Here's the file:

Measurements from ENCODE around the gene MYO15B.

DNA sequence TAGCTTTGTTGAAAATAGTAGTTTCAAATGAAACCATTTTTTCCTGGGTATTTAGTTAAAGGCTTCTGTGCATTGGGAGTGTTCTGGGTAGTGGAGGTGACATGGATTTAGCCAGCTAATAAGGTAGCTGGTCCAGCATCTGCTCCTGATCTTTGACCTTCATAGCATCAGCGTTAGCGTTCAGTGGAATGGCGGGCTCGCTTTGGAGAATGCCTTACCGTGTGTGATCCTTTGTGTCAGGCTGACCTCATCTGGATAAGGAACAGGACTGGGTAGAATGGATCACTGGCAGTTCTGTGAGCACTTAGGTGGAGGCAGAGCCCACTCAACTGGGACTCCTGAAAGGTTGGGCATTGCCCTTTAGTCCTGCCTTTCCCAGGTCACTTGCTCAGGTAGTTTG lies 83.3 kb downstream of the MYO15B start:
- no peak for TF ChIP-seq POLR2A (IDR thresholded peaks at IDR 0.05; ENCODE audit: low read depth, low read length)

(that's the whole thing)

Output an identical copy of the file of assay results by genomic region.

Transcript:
Measurements from ENCODE around the gene MYO15B.

DNA sequence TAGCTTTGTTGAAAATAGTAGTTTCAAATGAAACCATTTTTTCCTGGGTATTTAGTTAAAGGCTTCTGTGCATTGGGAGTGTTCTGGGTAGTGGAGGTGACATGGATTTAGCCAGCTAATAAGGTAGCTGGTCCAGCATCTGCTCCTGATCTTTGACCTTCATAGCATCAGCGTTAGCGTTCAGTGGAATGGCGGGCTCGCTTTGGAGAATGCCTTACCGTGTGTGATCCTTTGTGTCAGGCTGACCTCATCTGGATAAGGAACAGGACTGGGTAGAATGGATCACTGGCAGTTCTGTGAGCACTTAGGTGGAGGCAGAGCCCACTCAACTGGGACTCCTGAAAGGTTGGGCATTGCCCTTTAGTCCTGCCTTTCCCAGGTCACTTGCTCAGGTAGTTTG lies 83.3 kb downstream of the MYO15B start:
- no peak for TF ChIP-seq POLR2A (IDR thresholded peaks at IDR 0.05; ENCODE audit: low read depth, low read length)